As kids, we'd often pretend that mundane chores had life-or-death significance while we raced to finish them. ("Dry those dishes fast, otherwise they might explode!") As adults who've been stuck inside for months with no timeline for normalcy in sight, we're relying once again on imagination.
At least, that seems to be the appeal behind one of Netflix's newest hit series, "Floor is Lava." It's a competition that requires teams to work together to cross a room as fast as possible, but — you guessed it — you can't touch the floor because it's been replaced by red-orange liquid that bubbles and foams.
"We wanted it to feel like an action-adventure movie, like 'Night at the Museum' or 'Raiders of the Lost Ark' (and) give everybody the opportunity to do all of the things that you were forbidden by your parents to do when you played at home, like swinging from the chandelier and climbing on the curtain," the show's executive producer Irad Eyal told USA Today.
To avoid falling to their reality-show death, cast members must scale walls covered in bugs, climb Easter Island-inspired statues, jump between boxes strategically spread out around the room and more. Those who take the unintentional plunge disappear as soon as they're immersed in the "lava," adding an extra layer of authenticity.
"The goal of the show was the game you played as a kid has come to life," Eyal told USA Today. "So we don't want to do anything to break the illusion of it."
Another nostalgic touch? Each episode is named after the room of the house where it's set — basement, kitchen, study, etc.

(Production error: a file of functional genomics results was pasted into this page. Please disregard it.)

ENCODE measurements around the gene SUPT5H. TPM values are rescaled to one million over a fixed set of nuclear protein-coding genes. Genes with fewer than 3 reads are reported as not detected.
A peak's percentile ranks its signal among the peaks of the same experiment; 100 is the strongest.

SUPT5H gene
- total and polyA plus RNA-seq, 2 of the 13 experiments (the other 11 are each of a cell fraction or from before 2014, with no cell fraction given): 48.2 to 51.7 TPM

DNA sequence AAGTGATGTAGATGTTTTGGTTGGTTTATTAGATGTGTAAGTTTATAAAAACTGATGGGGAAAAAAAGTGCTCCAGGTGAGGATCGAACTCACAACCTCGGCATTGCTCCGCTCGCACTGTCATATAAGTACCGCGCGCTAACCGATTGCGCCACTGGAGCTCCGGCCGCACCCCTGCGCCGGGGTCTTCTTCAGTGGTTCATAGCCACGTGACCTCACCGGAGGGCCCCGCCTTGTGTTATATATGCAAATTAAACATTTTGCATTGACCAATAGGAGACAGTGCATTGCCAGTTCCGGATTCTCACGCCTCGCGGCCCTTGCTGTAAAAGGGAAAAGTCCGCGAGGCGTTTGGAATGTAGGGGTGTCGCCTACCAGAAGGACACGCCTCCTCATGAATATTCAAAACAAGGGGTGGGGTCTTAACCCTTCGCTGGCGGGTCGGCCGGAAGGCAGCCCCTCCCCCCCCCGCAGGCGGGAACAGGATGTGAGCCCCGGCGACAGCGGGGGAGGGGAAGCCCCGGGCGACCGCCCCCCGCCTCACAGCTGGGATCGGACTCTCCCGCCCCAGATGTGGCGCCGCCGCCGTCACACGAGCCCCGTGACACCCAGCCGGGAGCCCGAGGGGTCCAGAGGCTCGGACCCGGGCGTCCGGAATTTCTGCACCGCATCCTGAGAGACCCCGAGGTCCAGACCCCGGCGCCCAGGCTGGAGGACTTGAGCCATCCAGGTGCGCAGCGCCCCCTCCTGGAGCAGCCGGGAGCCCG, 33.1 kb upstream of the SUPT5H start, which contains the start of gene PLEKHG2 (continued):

The winning team secures a $10,000 prize and gets to hang out with the show's host, car expert Rutledge Wood, who, through his overly serious commentary, provides a considerable amount of the show's appeal. Wood is most well-known for two previous TV hosting gigs: the American version of "Top Gear" and "NASCAR Trackside."
"Floor is Lava" was originally released on Netflix on June 19, and within several days, it held Netflix's No. 1 spot for the most popular U.S. content, according to USA Today. But over the weekend, it was unseated by a new movie starring Will Ferrell and Rachel McAdams, which pokes fun at the popular European singing competition, Eurovision.
Still, The Daily Beast speculates that the show is one of the most popular on TV right now. For it to secure the top ranking on Netflix for more than a week, that would mean a substantial chunk of the streaming giant's 70 million subscribers were watching it.
At this stage, it's unclear whether the show will get a second season, but hey, you probably already know how to set up your own version at home.